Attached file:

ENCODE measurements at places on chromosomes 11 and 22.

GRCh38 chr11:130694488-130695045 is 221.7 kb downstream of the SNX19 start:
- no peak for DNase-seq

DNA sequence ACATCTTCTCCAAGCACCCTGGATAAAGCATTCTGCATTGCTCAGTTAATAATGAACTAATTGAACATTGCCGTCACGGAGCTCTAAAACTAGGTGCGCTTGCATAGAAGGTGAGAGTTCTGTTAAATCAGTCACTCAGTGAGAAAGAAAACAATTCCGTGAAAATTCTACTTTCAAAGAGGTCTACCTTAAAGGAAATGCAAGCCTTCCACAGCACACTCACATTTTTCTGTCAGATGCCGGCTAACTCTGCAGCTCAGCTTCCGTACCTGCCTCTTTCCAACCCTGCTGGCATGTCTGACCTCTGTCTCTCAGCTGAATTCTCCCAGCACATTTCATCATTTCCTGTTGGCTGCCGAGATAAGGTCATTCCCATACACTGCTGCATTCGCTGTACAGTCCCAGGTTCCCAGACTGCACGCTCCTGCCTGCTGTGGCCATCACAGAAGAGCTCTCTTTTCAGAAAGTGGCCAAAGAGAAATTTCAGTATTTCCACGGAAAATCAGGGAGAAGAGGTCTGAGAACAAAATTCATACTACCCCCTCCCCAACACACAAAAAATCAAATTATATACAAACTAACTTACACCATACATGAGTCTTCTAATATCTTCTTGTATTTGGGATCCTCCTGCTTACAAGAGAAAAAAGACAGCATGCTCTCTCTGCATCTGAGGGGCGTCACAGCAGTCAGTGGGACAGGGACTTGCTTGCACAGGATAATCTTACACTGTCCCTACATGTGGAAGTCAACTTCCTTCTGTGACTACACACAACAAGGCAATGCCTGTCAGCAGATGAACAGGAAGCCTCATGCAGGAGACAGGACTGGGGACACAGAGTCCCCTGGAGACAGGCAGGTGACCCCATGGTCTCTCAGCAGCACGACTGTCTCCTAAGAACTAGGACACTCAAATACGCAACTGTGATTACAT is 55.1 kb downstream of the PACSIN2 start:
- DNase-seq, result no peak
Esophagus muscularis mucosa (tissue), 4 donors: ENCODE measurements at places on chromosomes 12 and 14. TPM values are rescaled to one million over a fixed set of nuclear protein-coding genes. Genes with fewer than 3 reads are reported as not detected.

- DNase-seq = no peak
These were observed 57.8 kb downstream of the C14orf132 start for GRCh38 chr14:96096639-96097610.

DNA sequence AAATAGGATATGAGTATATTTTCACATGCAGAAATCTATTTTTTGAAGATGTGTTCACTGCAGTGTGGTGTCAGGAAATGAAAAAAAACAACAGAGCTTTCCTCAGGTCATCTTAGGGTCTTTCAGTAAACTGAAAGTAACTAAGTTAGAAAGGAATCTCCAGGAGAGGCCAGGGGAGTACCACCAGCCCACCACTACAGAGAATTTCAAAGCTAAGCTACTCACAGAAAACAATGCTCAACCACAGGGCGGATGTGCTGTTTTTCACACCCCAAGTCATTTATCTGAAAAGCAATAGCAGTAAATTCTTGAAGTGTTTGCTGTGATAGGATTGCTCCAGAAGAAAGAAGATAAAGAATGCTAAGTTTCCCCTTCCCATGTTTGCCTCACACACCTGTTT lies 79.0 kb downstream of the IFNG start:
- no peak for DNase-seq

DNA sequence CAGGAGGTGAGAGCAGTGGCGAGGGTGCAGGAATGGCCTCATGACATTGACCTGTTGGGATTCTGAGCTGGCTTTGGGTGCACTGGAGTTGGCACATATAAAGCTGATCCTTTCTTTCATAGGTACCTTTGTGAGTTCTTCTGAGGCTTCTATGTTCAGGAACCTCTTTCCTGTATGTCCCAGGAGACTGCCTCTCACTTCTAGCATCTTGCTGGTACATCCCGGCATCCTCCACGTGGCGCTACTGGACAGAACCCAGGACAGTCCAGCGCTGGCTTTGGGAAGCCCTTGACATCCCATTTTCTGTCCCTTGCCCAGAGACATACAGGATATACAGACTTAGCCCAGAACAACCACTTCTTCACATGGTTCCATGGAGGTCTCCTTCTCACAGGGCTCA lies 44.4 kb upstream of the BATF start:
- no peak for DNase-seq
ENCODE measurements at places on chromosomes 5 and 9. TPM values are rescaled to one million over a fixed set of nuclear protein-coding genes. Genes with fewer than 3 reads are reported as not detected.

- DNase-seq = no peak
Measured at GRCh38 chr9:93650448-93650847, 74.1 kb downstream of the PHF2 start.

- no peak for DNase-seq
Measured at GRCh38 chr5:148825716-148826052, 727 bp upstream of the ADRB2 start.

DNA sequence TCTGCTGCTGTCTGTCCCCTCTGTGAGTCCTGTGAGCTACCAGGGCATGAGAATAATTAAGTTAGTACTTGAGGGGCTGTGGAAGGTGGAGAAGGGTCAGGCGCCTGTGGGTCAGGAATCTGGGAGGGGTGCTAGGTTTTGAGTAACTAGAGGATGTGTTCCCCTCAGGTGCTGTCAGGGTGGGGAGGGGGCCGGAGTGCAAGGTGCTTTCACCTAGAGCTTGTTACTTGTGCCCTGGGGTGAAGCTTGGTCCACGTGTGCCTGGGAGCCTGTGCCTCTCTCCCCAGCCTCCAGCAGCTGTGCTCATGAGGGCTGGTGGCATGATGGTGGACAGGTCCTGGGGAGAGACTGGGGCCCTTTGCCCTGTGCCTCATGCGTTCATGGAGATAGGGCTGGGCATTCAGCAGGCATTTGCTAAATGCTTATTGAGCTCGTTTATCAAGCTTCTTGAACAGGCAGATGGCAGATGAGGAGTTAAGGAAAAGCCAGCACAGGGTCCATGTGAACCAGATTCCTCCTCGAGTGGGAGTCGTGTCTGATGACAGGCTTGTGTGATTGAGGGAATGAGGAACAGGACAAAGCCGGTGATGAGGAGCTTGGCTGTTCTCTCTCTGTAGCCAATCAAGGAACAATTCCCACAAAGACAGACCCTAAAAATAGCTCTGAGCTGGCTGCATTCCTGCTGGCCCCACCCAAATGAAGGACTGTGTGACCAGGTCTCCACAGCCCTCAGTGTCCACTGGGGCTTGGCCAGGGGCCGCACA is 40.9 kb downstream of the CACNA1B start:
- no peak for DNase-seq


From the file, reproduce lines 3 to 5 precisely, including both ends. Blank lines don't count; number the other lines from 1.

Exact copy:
- no peak for DNase-seq

DNA sequence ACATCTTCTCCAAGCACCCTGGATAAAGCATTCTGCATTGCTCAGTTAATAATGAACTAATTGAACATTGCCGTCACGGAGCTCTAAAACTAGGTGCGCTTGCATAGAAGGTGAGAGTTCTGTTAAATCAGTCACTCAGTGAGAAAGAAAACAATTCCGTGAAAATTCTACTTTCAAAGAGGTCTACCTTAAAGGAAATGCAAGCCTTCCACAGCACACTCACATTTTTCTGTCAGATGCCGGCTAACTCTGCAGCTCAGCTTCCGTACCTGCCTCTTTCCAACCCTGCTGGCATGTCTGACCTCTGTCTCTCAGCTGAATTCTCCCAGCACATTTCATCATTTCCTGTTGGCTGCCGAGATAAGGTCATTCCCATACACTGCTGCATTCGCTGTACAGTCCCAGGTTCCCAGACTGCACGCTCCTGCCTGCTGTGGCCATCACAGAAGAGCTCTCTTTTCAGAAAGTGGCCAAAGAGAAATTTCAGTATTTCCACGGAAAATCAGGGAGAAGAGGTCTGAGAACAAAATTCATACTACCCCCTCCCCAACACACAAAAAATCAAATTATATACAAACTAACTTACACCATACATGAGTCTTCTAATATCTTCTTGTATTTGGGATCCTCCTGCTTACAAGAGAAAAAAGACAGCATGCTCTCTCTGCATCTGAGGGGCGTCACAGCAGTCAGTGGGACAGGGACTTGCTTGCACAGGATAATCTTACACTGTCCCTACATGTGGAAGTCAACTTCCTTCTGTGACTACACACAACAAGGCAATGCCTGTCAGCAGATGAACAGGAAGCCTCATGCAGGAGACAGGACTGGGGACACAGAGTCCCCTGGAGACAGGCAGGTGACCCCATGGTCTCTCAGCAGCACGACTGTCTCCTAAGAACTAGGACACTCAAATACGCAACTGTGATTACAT is 55.1 kb downstream of the PACSIN2 start:
- DNase-seq, result no peak